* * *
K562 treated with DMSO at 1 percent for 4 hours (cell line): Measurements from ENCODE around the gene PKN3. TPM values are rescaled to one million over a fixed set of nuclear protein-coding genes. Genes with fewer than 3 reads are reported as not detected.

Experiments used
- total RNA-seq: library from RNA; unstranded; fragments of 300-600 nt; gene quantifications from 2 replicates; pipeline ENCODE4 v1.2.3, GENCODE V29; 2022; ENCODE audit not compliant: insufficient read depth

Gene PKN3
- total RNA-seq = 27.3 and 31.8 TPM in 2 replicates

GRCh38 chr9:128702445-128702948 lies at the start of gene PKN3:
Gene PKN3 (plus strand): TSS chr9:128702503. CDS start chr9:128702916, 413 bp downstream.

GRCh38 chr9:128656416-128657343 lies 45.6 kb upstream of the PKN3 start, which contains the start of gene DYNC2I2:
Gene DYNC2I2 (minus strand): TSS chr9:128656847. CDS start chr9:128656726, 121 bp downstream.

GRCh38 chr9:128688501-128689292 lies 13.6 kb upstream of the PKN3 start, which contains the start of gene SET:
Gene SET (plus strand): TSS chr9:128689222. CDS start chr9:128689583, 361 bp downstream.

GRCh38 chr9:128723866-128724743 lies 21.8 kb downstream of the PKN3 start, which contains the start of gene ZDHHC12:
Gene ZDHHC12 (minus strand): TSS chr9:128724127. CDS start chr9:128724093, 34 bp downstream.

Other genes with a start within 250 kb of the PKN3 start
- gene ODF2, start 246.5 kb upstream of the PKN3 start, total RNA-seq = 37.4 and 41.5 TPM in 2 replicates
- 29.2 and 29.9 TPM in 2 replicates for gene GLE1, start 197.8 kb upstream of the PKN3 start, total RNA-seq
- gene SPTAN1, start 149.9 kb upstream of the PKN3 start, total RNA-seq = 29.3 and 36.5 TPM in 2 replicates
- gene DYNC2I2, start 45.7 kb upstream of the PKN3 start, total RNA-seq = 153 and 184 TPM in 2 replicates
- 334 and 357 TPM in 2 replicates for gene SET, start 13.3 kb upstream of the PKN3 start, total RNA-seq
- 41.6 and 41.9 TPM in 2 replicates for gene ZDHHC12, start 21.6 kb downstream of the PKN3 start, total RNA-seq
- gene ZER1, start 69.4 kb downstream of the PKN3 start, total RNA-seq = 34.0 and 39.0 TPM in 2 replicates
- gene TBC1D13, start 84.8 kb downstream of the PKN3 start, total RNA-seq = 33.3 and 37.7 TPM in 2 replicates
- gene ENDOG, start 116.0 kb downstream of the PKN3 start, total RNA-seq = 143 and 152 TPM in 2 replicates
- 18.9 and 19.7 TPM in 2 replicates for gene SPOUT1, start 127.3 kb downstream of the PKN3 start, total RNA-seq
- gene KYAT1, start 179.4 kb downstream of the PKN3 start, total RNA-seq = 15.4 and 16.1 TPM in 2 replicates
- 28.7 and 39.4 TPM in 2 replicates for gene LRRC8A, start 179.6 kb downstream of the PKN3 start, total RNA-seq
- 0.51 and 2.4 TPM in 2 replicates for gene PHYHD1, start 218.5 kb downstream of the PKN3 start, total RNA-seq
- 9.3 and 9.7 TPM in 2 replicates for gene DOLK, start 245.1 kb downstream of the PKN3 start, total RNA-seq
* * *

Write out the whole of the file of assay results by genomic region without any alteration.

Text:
K562 treated with DMSO at 1 percent for 4 hours (cell line): Measurements from ENCODE around the gene PKN3. TPM values are rescaled to one million over a fixed set of nuclear protein-coding genes. Genes with fewer than 3 reads are reported as not detected.

Experiments used
- total RNA-seq: library from RNA; unstranded; fragments of 300-600 nt; gene quantifications from 2 replicates; pipeline ENCODE4 v1.2.3, GENCODE V29; 2022; ENCODE audit not compliant: insufficient read depth

Gene PKN3
- total RNA-seq = 27.3 and 31.8 TPM in 2 replicates

GRCh38 chr9:128702445-128702948 lies at the start of gene PKN3:
Gene PKN3 (plus strand): TSS chr9:128702503. CDS start chr9:128702916, 413 bp downstream.

GRCh38 chr9:128656416-128657343 lies 45.6 kb upstream of the PKN3 start, which contains the start of gene DYNC2I2:
Gene DYNC2I2 (minus strand): TSS chr9:128656847. CDS start chr9:128656726, 121 bp downstream.

GRCh38 chr9:128688501-128689292 lies 13.6 kb upstream of the PKN3 start, which contains the start of gene SET:
Gene SET (plus strand): TSS chr9:128689222. CDS start chr9:128689583, 361 bp downstream.

GRCh38 chr9:128723866-128724743 lies 21.8 kb downstream of the PKN3 start, which contains the start of gene ZDHHC12:
Gene ZDHHC12 (minus strand): TSS chr9:128724127. CDS start chr9:128724093, 34 bp downstream.

Other genes with a start within 250 kb of the PKN3 start
- gene ODF2, start 246.5 kb upstream of the PKN3 start, total RNA-seq = 37.4 and 41.5 TPM in 2 replicates
- 29.2 and 29.9 TPM in 2 replicates for gene GLE1, start 197.8 kb upstream of the PKN3 start, total RNA-seq
- gene SPTAN1, start 149.9 kb upstream of the PKN3 start, total RNA-seq = 29.3 and 36.5 TPM in 2 replicates
- gene DYNC2I2, start 45.7 kb upstream of the PKN3 start, total RNA-seq = 153 and 184 TPM in 2 replicates
- 334 and 357 TPM in 2 replicates for gene SET, start 13.3 kb upstream of the PKN3 start, total RNA-seq
- 41.6 and 41.9 TPM in 2 replicates for gene ZDHHC12, start 21.6 kb downstream of the PKN3 start, total RNA-seq
- gene ZER1, start 69.4 kb downstream of the PKN3 start, total RNA-seq = 34.0 and 39.0 TPM in 2 replicates
- gene TBC1D13, start 84.8 kb downstream of the PKN3 start, total RNA-seq = 33.3 and 37.7 TPM in 2 replicates
- gene ENDOG, start 116.0 kb downstream of the PKN3 start, total RNA-seq = 143 and 152 TPM in 2 replicates
- 18.9 and 19.7 TPM in 2 replicates for gene SPOUT1, start 127.3 kb downstream of the PKN3 start, total RNA-seq
- gene KYAT1, start 179.4 kb downstream of the PKN3 start, total RNA-seq = 15.4 and 16.1 TPM in 2 replicates
- 28.7 and 39.4 TPM in 2 replicates for gene LRRC8A, start 179.6 kb downstream of the PKN3 start, total RNA-seq
- 0.51 and 2.4 TPM in 2 replicates for gene PHYHD1, start 218.5 kb downstream of the PKN3 start, total RNA-seq
- 9.3 and 9.7 TPM in 2 replicates for gene DOLK, start 245.1 kb downstream of the PKN3 start, total RNA-seq